A poet's dream of a world where the paradise of the Gods could be achieved through writing. "Before the laurel-draped mouth of the Corycian cave sat in a row six noble forms with the aspect of mortals, but the countenances of Gods. These the dreamer recognized from images of them which she had beheld, and she knew that they were none else than the divine Maeonides, the avernian Dante, the more than mortal Shakespeare, the chaos-exploring Milton, the cosmic Goethe and the musalan Keats. These were A poet's dream of a world where the paradise of the Gods could be achieved through writing. "Before the laurel-draped mouth of the Corycian cave sat in a row six noble forms with the aspect of mortals, but the countenances of Gods. These the dreamer recognized from images of them which she had beheld, and she knew that they were none else than the divine Maeonides, the avernian Dante, the more than mortal Shakespeare, the chaos-exploring Milton, the cosmic Goethe and the musalan Keats. These were those messengers whom the Gods had sent to tell men that Pan had passed not away, but only slept; for it is in poetry that Gods speak to men." The first of Lovecraft's collaborative efforts that I have read, it seems to do him well to have a woman's influence in his writing. I enjoyed the poetry that is included here; somewhat living up to the lofy purpose it so purposes: Moon over Japan, White butterfly moon! Where the heavy-lidded Buddhas dream To the sound of the cuckoo's call... The white wings of moon butterflies Flicker down the streets of the city, Blushing into silence the useless wicks of sound-lanterns in the hands of girls ... When old age shall this generation waste, Thou shalt remain, in midst of other woe Than ours, a friend to man, to whom thou say'st “Beauty is truth — truth beauty” — that is all Ye know on earth, and all ye need to know. The goings on about the gods would be more enjoyable if I was more familiar with their mythology. I loved the concept of the Messiah coming as a writer, but the way it is portrayed in the ending is a little lackluster. It also taught me the word 'hie' which I must remember for scrabble. I can only assume that such low ratings on Goodreads come from people expecting Lovecraftian horror and getting something entirely different. This just shows that Lovecraft could be a good collaberator and step out of his comfort zone. Too bad people aren't more open-minded, but you can apply that statement to every aspect of our society.

  12. 5 out of 5

    R.J. Salem

    "For it is in poetry that Gods speak to men." Lovecraft partnered with friend Anna Helen Crofts to produce this short tale of a woman who, after reading a brief piece of poetry, dreams that she encounters Zeus as well as other Greek gods and "god-like" mortals of poetic renown. As it does in many of Lovecraft's other publications, a dream state provides the primary setting for this story, this time heavily incorporating elements of Greek mythology. Like "A Reminiscence of Dr. Samuel Johnson," or " "For it is in poetry that Gods speak to men." Lovecraft partnered with friend Anna Helen Crofts to produce this short tale of a woman who, after reading a brief piece of poetry, dreams that she encounters Zeus as well as other Greek gods and "god-like" mortals of poetic renown. As it does in many of Lovecraft's other publications, a dream state provides the primary setting for this story, this time heavily incorporating elements of Greek mythology. Like "A Reminiscence of Dr. Samuel Johnson," or "The White Ship" (to an extent), "Poetry and the Gods" is another departure from Lovecraft's common themes of mystery and cosmic horror. The plot is quite simple, but the prose is absolutely beautiful. I'll close this review with another quote: “By his word shall thy steps be guided to happiness, and in his dreams of beauty shall thy spirit find all that it craveth.”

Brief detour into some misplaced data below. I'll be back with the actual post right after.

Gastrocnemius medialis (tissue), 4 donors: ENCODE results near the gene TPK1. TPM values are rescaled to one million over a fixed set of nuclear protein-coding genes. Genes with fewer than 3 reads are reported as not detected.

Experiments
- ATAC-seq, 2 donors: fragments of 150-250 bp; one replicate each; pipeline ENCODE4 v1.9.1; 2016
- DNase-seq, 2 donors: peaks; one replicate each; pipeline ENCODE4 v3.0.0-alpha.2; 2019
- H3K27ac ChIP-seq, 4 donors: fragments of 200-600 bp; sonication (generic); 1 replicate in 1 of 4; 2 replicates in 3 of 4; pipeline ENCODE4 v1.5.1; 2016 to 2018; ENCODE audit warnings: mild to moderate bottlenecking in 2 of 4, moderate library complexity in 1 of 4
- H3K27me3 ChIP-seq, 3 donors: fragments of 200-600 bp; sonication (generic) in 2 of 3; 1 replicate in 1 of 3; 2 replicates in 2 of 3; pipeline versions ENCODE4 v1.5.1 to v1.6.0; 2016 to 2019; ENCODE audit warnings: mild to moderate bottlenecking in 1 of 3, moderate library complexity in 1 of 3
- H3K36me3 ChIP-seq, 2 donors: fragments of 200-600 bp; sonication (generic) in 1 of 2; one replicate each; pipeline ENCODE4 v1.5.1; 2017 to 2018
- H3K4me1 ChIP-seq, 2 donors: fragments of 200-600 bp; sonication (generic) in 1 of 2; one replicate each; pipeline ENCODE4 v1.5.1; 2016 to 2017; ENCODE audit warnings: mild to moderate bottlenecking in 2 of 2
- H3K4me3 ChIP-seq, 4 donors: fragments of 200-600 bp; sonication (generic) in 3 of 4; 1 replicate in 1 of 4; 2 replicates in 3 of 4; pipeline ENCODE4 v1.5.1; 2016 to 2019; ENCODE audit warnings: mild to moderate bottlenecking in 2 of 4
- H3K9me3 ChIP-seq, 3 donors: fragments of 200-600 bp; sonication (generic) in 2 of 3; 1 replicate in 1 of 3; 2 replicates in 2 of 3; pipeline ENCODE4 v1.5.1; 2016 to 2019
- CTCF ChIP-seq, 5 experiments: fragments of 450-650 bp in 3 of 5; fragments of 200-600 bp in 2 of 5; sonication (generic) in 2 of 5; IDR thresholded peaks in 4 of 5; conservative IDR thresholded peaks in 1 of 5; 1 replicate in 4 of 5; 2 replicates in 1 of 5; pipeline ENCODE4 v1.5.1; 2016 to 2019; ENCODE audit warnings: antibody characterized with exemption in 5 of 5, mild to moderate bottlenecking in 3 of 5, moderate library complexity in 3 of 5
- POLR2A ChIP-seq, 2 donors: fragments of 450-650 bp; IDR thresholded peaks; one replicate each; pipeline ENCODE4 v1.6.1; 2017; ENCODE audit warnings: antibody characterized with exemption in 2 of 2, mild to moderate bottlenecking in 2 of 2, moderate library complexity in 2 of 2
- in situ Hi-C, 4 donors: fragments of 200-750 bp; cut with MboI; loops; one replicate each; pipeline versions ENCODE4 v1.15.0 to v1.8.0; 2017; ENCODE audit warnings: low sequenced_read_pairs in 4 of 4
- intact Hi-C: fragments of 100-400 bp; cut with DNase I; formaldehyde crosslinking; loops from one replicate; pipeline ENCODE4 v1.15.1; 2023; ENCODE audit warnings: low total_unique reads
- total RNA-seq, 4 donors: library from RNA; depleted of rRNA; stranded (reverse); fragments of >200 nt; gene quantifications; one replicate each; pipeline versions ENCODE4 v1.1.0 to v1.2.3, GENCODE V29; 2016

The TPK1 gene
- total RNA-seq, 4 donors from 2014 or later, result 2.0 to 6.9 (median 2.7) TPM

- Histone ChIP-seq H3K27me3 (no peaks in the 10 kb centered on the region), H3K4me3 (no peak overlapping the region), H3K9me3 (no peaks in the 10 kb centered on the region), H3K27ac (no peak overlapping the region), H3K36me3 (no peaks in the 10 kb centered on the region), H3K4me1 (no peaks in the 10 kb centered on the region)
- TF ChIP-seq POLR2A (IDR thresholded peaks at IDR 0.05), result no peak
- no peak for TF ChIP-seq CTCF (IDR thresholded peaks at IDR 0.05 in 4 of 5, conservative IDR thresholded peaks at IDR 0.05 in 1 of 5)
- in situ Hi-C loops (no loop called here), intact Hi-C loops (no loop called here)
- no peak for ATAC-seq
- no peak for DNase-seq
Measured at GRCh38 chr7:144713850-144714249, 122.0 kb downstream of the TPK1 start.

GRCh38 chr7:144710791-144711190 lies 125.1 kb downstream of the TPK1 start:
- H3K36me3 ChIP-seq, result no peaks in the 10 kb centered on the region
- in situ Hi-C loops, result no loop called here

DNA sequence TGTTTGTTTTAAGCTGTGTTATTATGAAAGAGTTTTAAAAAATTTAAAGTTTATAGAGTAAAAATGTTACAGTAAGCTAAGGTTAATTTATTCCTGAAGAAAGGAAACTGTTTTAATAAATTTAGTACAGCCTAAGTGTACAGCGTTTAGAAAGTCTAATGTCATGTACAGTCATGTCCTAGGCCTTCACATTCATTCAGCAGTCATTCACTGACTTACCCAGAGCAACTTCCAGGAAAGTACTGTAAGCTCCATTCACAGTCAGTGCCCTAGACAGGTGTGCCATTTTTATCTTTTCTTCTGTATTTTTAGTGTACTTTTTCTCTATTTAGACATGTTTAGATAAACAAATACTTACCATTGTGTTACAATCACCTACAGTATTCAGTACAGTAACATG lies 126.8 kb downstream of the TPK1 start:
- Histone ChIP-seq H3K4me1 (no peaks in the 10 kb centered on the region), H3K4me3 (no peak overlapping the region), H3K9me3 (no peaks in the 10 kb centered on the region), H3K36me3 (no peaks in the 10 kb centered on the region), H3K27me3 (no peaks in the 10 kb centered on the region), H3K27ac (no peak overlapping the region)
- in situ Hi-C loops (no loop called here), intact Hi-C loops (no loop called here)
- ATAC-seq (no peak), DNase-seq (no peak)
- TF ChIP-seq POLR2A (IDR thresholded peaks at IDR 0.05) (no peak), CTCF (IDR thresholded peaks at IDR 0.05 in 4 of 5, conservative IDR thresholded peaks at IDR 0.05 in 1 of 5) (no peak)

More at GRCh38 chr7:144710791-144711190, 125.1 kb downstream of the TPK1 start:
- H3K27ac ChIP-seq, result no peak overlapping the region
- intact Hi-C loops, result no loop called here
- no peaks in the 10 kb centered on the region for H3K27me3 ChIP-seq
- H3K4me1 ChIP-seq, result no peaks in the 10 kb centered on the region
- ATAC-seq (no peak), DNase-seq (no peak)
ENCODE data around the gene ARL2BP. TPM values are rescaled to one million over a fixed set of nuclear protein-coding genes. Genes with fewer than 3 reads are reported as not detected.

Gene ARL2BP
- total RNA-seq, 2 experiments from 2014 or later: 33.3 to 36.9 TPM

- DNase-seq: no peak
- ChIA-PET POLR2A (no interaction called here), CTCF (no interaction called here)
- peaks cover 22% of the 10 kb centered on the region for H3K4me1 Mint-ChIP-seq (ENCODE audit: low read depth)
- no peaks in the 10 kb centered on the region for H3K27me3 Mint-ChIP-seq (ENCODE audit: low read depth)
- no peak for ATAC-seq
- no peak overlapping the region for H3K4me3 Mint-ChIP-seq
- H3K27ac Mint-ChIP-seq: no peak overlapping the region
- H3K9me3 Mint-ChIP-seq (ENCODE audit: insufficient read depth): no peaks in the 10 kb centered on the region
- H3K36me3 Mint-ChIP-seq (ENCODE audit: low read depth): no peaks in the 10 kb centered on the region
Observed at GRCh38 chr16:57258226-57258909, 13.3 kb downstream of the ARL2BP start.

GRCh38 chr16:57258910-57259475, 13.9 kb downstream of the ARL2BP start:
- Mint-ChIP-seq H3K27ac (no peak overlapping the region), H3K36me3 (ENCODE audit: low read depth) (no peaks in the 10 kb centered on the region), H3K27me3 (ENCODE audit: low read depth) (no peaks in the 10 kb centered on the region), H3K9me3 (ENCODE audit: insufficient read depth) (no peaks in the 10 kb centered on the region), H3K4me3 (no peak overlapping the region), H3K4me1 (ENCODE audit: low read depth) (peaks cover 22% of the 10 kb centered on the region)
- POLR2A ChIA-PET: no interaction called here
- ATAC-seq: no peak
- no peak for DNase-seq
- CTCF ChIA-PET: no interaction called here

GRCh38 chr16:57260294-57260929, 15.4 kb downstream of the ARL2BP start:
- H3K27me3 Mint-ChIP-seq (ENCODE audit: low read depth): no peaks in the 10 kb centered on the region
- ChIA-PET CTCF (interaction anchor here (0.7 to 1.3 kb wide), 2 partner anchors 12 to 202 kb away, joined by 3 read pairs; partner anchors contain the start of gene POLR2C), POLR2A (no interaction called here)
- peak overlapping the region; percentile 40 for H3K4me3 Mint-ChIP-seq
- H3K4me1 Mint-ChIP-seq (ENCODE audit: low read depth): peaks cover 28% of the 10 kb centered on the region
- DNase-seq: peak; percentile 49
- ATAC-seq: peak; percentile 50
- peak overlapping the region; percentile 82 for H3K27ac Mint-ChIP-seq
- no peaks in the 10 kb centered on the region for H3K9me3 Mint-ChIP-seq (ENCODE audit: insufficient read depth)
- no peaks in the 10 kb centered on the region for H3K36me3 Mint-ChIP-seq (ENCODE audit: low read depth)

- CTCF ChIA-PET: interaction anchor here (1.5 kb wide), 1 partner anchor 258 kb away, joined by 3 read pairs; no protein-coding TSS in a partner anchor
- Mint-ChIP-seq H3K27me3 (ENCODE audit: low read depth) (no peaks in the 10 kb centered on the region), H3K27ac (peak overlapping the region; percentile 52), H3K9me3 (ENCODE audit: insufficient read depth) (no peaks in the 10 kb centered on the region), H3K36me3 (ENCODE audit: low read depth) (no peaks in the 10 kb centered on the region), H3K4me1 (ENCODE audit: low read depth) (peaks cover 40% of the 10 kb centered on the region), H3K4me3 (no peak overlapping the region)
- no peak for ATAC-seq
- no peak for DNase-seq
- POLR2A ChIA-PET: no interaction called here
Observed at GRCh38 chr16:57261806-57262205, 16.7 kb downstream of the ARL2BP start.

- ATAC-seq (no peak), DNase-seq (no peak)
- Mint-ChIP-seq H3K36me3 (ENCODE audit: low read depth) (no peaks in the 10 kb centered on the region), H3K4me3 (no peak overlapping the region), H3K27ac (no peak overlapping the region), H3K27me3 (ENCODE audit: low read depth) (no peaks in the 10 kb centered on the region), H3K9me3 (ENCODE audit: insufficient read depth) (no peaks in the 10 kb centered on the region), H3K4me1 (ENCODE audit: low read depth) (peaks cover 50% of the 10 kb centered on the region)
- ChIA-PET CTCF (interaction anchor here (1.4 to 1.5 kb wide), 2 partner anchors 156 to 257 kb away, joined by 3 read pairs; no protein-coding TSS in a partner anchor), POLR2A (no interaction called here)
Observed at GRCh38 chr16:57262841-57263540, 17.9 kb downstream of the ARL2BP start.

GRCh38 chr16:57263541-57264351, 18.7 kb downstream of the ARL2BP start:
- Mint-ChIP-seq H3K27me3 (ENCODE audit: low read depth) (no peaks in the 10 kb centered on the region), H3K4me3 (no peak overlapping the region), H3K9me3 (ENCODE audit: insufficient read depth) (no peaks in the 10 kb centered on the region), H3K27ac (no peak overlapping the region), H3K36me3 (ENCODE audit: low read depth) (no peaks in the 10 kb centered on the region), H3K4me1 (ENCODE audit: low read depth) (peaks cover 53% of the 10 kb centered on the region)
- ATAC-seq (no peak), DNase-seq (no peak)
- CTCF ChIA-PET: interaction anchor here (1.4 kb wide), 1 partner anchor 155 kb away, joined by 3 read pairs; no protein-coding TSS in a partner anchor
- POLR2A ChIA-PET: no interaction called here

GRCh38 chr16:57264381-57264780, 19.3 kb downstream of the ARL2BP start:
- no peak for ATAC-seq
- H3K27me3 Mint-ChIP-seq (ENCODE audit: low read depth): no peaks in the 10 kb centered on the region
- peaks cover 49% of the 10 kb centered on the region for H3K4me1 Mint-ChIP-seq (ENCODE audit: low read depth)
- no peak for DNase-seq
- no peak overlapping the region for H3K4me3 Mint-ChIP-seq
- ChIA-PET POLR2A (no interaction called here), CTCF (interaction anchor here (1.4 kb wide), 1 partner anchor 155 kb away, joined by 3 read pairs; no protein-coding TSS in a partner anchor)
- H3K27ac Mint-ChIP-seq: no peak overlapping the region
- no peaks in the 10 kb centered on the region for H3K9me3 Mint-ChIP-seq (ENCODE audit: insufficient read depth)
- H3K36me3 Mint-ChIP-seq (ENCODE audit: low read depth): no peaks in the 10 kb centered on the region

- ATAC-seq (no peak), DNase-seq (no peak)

13. 5 out of 5

    Oleksandr Fediienko

    Я впевнений, що колись посилався на це коротке оповідання, але не можу згадати, де саме. Тут розповідається про те, як одного разу Марсія зачитується поезією і замріюється. Посланець богів Гермес піднімає її на Парнас, святилище поезії. Там давні боги на чолі з Зевсом дрімають і чекають часу свого повернення. Зевс знайомить її з Гомером, Данте, Шекспіром, Мілтоном, Гете і Кітсом, які були вісниками богів, і наказує чекати появи сьомого поета, який своїм мистецтвом поверне їх на землю. Заслуговують Я впевнений, що колись посилався на це коротке оповідання, але не можу згадати, де саме. Тут розповідається про те, як одного разу Марсія зачитується поезією і замріюється. Посланець богів Гермес піднімає її на Парнас, святилище поезії. Там давні боги на чолі з Зевсом дрімають і чекають часу свого повернення. Зевс знайомить її з Гомером, Данте, Шекспіром, Мілтоном, Гете і Кітсом, які були вісниками богів, і наказує чекати появи сьомого поета, який своїм мистецтвом поверне їх на землю. Заслуговують на увагу розлогі монологи Гермеса і Зевса - зразки поезії в прозі. Доречними також є уривки з творів зазначених поетів.